July 28, 2022. U.S. Senator Markey and U.S. Representatives Barragán and Khanna sent an oversight letter to EPA, urging it to update and strengthen its proposed rule on dispersant use before finalizing it based on current science. The letter states, “New scientific research has demonstrated an urgent need for stronger regulations that better reflect the latest understanding of the risks that certain dispersants can pose to the environment and public health.”
The congressional letter then goes on to request more detailed information to “better understand EPA’s progress in issuing a long-overdue final rule on chemical dispersants that adequately protects human and ecological health.” The requests reveal a comprehensive understanding from the downstream symptoms of long-term harm to people and wildlife stemming from use of oil dispersants – to the upstream problems created by EPA’s failure to involve local governments and citizens in oil spill response planning.
For example, in the Oil Pollution Act of 1990, Congress tried to include local communities in oil spill preparedness and response planning. Critically, Congress tasked the states and local citizens with determining whether, or not, to use dispersants, as the local people would live with (or die from) the consequences of such use. When the EPA failed to implement key parts of the law, it allowed regional-level planners to usurp the authority of states and local communities. Like cascading dominoes, this led to a deadly situation for people and wildlife. During the BP disaster, the U.S. Coast Guard allowed experimental use of unlimited quantities of toxic dispersants in the deep sea and on the sea surface without first determining whether such use could be done safely—which proved to cause devastating harm to people and wildlife. The congressional letter calls for a written reply by August 30, 2022.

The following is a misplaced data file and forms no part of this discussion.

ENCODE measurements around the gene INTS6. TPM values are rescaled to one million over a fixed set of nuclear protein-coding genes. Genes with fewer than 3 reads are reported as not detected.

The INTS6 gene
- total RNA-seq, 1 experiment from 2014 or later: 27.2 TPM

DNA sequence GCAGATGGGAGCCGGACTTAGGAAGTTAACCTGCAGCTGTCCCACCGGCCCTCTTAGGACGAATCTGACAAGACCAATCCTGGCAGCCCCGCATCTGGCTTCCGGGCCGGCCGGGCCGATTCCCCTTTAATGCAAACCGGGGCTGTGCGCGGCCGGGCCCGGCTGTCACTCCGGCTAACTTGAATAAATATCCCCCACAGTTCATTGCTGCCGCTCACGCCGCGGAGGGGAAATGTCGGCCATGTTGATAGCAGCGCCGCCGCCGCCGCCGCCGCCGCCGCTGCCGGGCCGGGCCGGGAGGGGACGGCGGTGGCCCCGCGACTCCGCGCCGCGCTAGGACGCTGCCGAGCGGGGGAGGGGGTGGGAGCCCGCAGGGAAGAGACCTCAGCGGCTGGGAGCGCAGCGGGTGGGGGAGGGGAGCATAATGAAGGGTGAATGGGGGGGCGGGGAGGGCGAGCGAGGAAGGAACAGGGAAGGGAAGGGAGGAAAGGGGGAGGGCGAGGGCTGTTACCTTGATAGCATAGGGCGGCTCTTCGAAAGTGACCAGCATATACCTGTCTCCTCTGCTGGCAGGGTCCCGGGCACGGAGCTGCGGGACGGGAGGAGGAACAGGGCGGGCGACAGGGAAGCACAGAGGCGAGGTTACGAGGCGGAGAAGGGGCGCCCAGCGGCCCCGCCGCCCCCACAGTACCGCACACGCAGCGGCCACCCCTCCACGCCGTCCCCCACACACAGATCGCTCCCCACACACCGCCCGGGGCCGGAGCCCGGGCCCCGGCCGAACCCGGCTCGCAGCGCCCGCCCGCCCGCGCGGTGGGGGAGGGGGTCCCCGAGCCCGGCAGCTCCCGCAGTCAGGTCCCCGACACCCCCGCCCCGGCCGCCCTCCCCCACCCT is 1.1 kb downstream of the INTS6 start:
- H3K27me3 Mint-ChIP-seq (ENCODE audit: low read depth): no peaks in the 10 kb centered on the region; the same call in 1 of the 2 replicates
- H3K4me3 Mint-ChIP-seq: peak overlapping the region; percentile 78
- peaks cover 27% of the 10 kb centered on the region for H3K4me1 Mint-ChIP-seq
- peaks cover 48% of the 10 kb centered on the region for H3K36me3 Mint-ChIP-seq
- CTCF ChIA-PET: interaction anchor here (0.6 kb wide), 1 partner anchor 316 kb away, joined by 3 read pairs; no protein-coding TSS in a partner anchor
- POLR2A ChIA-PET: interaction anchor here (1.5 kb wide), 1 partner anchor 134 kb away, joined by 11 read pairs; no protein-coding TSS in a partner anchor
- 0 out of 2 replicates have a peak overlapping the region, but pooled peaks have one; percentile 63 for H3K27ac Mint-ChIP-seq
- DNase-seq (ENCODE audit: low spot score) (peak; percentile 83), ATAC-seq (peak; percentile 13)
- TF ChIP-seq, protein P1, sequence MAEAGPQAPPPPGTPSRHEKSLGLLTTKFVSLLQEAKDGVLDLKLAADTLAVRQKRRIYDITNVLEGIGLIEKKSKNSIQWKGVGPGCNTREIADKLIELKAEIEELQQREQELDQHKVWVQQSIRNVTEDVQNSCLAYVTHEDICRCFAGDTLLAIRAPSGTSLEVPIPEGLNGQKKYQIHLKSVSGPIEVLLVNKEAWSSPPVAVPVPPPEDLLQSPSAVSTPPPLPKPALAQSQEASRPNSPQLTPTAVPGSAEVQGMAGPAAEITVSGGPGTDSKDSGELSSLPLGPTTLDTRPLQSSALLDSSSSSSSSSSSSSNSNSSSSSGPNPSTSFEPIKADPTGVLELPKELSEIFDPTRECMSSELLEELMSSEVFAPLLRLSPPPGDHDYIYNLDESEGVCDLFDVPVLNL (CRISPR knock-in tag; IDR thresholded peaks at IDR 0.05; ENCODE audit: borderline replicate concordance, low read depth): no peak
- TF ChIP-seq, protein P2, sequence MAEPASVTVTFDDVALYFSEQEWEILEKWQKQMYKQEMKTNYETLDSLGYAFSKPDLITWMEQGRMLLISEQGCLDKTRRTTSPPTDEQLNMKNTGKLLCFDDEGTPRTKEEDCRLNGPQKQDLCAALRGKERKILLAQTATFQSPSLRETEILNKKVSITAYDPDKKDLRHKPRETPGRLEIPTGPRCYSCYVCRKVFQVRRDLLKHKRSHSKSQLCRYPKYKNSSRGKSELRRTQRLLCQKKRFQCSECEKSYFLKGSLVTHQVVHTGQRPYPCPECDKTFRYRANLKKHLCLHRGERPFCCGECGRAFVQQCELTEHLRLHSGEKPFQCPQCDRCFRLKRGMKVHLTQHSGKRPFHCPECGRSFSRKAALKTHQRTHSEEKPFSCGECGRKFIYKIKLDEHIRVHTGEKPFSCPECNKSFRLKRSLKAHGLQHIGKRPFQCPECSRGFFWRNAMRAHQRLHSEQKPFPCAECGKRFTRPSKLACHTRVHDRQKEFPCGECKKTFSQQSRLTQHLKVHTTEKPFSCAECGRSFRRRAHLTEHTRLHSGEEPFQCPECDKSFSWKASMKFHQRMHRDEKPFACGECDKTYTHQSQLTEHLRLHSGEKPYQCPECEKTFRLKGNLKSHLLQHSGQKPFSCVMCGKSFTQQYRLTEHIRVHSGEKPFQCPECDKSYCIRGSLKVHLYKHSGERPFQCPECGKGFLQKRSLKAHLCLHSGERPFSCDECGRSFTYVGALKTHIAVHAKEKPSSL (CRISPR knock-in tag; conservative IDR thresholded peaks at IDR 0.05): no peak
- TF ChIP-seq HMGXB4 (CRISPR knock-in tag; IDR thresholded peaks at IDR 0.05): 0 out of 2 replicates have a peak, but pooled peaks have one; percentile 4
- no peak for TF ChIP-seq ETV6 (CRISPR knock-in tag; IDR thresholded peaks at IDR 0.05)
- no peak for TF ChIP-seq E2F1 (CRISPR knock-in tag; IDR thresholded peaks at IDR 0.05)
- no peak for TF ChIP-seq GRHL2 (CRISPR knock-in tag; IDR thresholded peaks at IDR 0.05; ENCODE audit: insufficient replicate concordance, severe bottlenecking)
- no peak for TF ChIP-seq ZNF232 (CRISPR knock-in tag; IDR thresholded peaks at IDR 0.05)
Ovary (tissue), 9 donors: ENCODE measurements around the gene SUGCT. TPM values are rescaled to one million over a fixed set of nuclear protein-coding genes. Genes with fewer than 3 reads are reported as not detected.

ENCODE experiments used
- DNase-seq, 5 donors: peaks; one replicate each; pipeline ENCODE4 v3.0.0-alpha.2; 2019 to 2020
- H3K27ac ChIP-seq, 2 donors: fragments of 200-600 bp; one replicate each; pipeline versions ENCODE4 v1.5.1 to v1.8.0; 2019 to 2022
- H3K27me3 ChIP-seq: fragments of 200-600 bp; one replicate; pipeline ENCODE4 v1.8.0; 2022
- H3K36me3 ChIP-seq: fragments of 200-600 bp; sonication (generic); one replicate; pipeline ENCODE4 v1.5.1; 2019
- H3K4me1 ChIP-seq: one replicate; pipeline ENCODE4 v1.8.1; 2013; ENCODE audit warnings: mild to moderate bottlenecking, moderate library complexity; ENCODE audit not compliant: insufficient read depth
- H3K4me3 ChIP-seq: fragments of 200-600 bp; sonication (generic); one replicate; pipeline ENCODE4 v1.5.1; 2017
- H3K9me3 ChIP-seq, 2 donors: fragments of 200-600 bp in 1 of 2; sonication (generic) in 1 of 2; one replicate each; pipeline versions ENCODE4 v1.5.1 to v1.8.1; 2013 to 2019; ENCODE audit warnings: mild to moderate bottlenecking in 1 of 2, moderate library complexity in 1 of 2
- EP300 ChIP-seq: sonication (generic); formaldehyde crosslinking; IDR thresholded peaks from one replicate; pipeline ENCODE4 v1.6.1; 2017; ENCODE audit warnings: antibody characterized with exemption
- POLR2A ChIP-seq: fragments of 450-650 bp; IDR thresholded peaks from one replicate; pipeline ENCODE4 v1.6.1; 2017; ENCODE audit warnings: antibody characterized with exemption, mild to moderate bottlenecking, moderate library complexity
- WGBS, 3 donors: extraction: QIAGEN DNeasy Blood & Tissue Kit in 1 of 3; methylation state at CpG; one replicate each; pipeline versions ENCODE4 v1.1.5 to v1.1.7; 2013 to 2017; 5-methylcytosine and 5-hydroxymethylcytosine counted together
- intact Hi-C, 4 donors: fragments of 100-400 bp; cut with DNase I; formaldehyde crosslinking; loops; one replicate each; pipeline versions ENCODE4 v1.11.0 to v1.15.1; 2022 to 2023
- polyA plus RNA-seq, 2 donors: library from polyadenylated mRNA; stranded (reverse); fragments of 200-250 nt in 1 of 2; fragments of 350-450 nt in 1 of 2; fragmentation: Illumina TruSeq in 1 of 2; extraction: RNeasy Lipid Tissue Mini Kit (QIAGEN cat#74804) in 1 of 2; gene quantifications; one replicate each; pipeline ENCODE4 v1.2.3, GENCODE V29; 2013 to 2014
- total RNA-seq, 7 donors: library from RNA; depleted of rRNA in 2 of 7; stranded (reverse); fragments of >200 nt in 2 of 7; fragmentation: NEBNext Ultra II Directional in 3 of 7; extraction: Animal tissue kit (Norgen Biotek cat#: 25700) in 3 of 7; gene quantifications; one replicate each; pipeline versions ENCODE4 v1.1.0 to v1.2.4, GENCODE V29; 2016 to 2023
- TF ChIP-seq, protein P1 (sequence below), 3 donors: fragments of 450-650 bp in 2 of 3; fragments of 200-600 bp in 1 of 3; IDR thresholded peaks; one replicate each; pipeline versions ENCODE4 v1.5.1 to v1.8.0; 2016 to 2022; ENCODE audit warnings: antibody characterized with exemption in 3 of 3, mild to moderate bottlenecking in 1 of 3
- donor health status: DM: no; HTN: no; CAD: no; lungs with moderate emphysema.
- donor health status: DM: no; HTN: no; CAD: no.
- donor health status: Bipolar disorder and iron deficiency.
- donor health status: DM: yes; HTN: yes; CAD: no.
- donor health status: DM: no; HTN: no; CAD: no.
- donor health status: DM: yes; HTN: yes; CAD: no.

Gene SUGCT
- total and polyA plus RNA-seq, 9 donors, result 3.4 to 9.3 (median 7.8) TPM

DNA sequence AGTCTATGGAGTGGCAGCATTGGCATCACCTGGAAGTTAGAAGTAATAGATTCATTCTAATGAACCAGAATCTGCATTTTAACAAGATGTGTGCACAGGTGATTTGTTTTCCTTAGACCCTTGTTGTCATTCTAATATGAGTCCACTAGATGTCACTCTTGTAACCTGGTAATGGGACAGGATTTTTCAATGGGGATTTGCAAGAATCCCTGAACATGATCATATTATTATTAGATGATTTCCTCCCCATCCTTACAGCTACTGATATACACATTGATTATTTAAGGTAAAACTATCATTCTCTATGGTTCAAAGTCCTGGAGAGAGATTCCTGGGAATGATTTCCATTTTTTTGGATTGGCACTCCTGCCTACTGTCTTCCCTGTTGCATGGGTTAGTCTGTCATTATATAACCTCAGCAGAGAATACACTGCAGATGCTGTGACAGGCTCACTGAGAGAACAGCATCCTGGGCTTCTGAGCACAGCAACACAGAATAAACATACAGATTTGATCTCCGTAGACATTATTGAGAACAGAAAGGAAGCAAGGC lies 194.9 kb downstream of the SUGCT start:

EPA’s second status report reveals intent to finalize rule without current science
July 29, 2022. EPA’s second court-ordered status report again failed to provide an update on reference oils (see February 2, 2022, entry). It further reveals no initiative from the EPA to supplement its proposed rule with current science. Instead, it suggests steady progress towards a final rule that is outdated before it is published. The more recent literature, showing that dispersants cause long-term harm to people and wildlife, raises a fundamental question of whether dispersants can be used safely in any waters of the U.S., as required by the Clean Water Act. If the EPA ignores this question—and the current science—it will be at the public’s peril.